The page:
Connie Vargas always knew she’d be an entrepreneur. It’s in her blood.
“My parents are business owners, my aunts and uncles are business owners. The business owner philosophy is very much ingrained (in me),” she told Blueprint365. “I knew that although I was going to work a corporate job, my main goal was to also have this side hustle, and have something on my own, that I can do on my own and put all my efforts into it and not have to report to anybody.”
Vargas, 29, was born and raised in Appleton, the oldest of five children whose parents own a successful landscaping business. She went to college in UW-Milwaukee to study finance with a minor in marketing, and, she said, “came right back because this is the place I want to be.”
Which is to say, close to family.
“I’m very family oriented, especially being Latina,” she said. “I think that’s a really big part of our culture, who we are, is just family. So that’s what brought me back. Just being in a smaller community, being able to just inspire others within this community. A lot of times professionals leave and never come back and then a lot of our younger generations don’t ever see those people and where they ended up.”
Working full time as a mortgage lender at Prospera Credit Union, Vargas never let the entrepreneurial bug sit idle for too long. She and her sisters, America and Bridget – twins who are now 26 – got to brainstorming soon after she returned from college in 2016. Through social media they identified trends and needs in the market. By 2019, they were ready to launch Barlash – but slowly.
“We started with (eye)lash extensions right from my living room,” serving more or less exclusively family and friends, she said. “It switched over to a spare bedroom, and then eventually I bought a house and it ended up in my basement. And two years ago was when we decided to finally open our first brick and mortar.”
There was a months-long pause during the COVID pandemic, but they were still working full-time jobs at that point, and were able to pick up where they left off when restrictions started to ease near the end of 2020. That’s when they started working from a shared space on Appleton’s north side. Vargas said Barlash is the city’s only Latina-owned brick-and-mortar salon.
“Something that we’ve wanted to do for so long is provide this service to this community that sometimes doesn’t feel like they are suitable for it. These services are usually very expensive,” she said. “Our salon is on more of the affordable side, because that’s our target market. We want to make sure that there’s affordability for these luxury services for everyone.”
Now, America Vargas and Bridget Vargas work in the salon full-time while Connie manages the finances, marketing and other duties as CEO.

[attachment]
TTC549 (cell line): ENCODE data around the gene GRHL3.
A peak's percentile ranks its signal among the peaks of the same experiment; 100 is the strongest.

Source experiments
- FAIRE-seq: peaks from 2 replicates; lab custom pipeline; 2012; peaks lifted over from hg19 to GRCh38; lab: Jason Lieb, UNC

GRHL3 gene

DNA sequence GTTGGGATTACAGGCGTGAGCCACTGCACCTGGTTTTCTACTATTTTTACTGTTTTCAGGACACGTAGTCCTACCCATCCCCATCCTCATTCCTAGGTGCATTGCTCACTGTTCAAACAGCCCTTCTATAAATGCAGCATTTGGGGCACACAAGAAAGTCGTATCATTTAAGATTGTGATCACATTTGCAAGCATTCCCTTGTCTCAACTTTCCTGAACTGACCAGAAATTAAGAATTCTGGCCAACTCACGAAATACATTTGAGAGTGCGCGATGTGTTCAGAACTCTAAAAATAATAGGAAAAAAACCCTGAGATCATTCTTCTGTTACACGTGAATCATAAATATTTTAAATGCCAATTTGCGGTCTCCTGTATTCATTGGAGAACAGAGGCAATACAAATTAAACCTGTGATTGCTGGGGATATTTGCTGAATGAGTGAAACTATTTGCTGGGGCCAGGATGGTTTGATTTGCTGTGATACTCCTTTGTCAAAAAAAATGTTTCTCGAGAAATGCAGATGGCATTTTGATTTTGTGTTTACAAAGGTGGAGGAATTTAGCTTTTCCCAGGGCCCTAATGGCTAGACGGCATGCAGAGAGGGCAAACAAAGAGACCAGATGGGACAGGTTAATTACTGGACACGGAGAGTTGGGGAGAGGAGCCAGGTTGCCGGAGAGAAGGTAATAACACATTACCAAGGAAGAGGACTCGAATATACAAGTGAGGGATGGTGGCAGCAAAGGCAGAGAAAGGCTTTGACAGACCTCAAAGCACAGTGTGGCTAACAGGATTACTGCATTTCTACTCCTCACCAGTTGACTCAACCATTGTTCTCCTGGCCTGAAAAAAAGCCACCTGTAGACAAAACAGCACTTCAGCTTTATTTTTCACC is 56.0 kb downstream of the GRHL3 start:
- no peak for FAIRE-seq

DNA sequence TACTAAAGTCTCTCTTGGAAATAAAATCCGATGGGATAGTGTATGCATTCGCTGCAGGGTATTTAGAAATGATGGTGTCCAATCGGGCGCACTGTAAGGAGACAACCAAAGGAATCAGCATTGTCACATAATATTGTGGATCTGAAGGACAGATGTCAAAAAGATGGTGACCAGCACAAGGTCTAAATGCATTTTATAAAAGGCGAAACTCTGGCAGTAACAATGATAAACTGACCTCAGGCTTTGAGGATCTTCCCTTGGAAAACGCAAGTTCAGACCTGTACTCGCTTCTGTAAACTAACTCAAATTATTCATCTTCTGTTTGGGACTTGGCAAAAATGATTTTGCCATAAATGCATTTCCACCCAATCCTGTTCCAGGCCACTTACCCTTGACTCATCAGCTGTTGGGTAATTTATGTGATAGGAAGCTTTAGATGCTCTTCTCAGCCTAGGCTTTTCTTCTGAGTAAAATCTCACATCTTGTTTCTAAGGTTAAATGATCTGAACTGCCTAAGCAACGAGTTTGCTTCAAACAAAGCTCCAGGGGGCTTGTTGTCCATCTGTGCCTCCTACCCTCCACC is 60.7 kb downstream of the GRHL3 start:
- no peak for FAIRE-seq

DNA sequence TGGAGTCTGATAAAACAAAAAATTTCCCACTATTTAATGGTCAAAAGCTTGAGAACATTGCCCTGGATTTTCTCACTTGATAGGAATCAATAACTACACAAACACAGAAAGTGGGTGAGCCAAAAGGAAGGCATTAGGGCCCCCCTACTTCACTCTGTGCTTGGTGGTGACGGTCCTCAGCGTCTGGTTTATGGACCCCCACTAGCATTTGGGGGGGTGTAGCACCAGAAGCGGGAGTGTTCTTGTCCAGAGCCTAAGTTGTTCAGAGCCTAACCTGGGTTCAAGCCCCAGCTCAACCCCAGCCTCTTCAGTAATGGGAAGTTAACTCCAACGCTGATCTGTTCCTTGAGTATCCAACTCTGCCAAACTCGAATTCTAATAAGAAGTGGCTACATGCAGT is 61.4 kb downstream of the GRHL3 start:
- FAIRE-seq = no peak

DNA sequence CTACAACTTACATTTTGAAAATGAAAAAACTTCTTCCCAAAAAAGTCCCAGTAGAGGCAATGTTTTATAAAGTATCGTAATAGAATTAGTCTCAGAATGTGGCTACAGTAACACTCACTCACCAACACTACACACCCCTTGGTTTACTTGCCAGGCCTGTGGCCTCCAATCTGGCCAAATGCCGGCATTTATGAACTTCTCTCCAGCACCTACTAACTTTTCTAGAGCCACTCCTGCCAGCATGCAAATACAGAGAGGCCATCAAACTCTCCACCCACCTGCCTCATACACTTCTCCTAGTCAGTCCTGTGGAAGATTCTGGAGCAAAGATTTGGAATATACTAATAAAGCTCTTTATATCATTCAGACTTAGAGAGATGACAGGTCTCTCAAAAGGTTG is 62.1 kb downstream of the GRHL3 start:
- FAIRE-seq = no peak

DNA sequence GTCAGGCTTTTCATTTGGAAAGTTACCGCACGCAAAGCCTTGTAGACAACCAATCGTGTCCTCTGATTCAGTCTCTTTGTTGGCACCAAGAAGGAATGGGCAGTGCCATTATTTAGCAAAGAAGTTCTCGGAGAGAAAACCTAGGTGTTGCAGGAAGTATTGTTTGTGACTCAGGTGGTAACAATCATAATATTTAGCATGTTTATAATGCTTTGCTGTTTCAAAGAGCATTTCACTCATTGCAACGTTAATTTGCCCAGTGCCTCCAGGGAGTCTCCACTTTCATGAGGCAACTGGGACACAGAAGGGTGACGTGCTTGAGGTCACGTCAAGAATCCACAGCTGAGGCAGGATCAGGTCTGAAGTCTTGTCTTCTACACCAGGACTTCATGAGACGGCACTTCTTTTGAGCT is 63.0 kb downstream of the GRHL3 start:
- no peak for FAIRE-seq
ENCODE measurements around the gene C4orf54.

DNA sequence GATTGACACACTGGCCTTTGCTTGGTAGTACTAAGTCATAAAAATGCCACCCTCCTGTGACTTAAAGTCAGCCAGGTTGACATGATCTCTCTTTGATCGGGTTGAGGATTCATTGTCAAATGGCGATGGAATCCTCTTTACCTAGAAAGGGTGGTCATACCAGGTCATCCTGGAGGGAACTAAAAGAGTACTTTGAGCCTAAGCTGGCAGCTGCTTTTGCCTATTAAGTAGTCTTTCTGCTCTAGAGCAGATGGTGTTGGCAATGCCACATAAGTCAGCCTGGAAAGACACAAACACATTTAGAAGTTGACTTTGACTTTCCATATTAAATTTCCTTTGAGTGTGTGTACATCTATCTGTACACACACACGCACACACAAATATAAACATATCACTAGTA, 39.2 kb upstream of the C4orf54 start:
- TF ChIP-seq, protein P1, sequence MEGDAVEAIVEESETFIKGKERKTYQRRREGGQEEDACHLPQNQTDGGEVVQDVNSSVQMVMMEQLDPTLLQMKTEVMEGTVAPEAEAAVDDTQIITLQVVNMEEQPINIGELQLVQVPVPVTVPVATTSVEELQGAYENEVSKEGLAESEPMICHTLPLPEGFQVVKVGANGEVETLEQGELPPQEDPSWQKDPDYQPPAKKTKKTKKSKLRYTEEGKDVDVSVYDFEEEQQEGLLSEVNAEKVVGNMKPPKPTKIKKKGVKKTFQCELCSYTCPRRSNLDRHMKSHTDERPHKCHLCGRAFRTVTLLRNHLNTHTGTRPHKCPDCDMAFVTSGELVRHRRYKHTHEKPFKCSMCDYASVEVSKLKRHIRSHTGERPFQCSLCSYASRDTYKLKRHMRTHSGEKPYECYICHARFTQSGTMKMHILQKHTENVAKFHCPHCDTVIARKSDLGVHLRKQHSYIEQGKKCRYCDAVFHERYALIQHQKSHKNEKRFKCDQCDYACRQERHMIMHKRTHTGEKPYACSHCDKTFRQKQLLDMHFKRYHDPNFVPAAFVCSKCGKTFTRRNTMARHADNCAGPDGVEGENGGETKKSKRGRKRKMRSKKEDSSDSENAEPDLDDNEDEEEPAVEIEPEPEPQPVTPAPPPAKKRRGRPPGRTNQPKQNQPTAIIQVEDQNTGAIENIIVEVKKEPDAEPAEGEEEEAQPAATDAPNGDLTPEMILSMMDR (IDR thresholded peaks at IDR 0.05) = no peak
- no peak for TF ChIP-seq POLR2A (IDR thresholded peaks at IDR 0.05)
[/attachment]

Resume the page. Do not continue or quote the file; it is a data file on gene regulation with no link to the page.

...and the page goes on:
“I don’t think I don’t think I could have picked any better business partners,” Connie Vargas said. They’re my best friends. We encourage each other and we point out our flaws and how we can make this better.”
She said there are pros and cons to working with family.
“With family you can kind of point out your flaws and get in a fight and then you’re back and you’re fine,” she said. “It’s not like you fought with your business partner and now it’s tense. We act like sisters and we’ll have arguments and discussions around the business and everything is back to normal within the hour. But I think also (in) a family business sometimes you lose that sense of professionalism. If you see something that’s going wrong and you address it, sometimes it doesn’t get addressed right away because it’s like, oh, my sister’s just telling me what to do.”
In the long run, though, it’s a positive.
“Owning a business with your family gives you this sense of pride to know that as a family and together with the love that you have for each other and the passion and love that you have for the things you do, you’re accomplishing it together,” Vargas said.
The five-year plan for the business is to move Barlash into its own space and either rent chairs to other independent estheticians or hire estheticians onto Barlash staff.
So far, the venture has been self-funded, as many minority-owned businesses are. Even when the time comes to expand, Vargas said growth capital will likely come from the other family businesses.
“I saw my father (start a business). I didn’t see him going out to banks to get his first loan to start his business or anything,” Vargas said. “He’s self-funded everything.”
Vargas said working in finance, she’s learned that capital is available, especially through state programs like the Wisconsin Women’s Business Initiative Corporation. But the process can be daunting.
“Most Latino and minority groups are just not prepared enough or they don’t know that it doesn’t take much to go into a company to get capital or find investors. It’s all about being prepared and finding your resources,” she said.
She also noted that the mainstream bank financing or venture capital route isn’t the only way to go about starting and growing a business. And, in fact, trying to work within the established structure can actually hinder innovation.
“So many people get stuck in the business plan finding investors and all that and then they give up. They never actually get to the actual thing,” she said.
In fact, her advice to aspiring entrepreneurs is one word: “Start.”
“It doesn’t matter if you don’t have capital. It doesn’t matter if you feel like you’re not ready,” she said. “You just need to start whether it’s from your basement, from your living room, from your garage, you just need to start.” Barlash can be found on Facebook and Instagram at BarlashOfficial, with bookings available at https://barlash.square.site/